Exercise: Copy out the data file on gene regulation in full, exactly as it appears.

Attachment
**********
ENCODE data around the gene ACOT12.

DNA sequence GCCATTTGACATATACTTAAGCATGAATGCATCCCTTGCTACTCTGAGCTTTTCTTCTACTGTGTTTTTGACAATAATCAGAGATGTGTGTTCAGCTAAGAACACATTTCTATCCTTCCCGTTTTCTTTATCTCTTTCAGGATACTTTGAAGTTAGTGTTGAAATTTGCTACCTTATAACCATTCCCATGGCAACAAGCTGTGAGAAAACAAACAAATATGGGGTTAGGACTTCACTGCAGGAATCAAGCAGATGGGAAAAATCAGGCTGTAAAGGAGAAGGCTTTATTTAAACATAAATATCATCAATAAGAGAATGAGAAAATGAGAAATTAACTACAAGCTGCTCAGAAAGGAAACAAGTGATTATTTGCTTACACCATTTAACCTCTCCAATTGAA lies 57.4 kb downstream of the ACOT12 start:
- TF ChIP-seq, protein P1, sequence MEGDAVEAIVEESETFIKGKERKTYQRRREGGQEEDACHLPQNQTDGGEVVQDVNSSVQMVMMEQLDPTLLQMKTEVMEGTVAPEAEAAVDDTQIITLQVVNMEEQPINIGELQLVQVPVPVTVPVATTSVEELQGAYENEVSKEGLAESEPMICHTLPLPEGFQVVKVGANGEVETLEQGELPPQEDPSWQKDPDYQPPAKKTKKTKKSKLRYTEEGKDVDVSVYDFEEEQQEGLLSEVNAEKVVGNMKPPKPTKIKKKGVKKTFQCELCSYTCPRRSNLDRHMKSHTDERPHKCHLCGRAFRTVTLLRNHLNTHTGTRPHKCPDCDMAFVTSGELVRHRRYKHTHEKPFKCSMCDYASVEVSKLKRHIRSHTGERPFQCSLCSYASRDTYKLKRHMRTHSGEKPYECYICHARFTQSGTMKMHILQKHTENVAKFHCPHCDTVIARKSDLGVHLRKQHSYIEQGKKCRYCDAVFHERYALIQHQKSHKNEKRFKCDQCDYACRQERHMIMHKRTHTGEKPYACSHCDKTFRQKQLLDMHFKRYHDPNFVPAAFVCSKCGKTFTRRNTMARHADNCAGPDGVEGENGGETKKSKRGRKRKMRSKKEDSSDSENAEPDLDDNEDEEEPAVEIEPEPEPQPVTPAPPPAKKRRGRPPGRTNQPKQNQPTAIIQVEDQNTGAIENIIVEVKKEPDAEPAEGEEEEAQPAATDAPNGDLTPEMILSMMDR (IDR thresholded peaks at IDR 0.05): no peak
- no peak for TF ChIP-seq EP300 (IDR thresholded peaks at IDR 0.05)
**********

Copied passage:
ENCODE data around the gene ACOT12.

DNA sequence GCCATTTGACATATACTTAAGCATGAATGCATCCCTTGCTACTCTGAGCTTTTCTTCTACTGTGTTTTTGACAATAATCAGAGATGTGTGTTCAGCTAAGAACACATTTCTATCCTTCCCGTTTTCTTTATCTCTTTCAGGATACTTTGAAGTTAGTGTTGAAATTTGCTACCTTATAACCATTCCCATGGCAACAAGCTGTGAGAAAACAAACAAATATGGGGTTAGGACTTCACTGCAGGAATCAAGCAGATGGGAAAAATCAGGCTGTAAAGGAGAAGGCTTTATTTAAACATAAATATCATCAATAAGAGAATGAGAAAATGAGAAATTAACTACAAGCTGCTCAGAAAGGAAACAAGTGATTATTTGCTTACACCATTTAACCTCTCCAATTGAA lies 57.4 kb downstream of the ACOT12 start:
- TF ChIP-seq, protein P1, sequence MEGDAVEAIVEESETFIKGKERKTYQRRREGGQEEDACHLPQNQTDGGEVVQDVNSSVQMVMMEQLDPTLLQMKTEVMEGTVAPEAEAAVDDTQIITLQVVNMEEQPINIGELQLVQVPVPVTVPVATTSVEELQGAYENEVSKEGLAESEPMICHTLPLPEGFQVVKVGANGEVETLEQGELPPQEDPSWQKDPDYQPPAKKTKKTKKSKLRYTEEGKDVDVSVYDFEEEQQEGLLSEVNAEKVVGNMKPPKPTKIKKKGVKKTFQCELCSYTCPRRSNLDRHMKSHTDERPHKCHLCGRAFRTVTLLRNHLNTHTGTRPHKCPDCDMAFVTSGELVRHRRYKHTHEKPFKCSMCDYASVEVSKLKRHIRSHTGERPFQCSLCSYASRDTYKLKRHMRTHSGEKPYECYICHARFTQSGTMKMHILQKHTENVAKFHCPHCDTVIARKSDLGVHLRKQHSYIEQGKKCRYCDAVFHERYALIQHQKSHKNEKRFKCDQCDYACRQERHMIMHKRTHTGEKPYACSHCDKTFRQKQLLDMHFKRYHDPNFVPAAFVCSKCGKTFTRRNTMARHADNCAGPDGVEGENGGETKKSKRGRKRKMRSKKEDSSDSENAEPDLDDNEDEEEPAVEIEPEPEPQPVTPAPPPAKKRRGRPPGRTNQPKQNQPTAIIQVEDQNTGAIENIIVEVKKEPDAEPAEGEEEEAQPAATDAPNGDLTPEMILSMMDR (IDR thresholded peaks at IDR 0.05): no peak
- no peak for TF ChIP-seq EP300 (IDR thresholded peaks at IDR 0.05)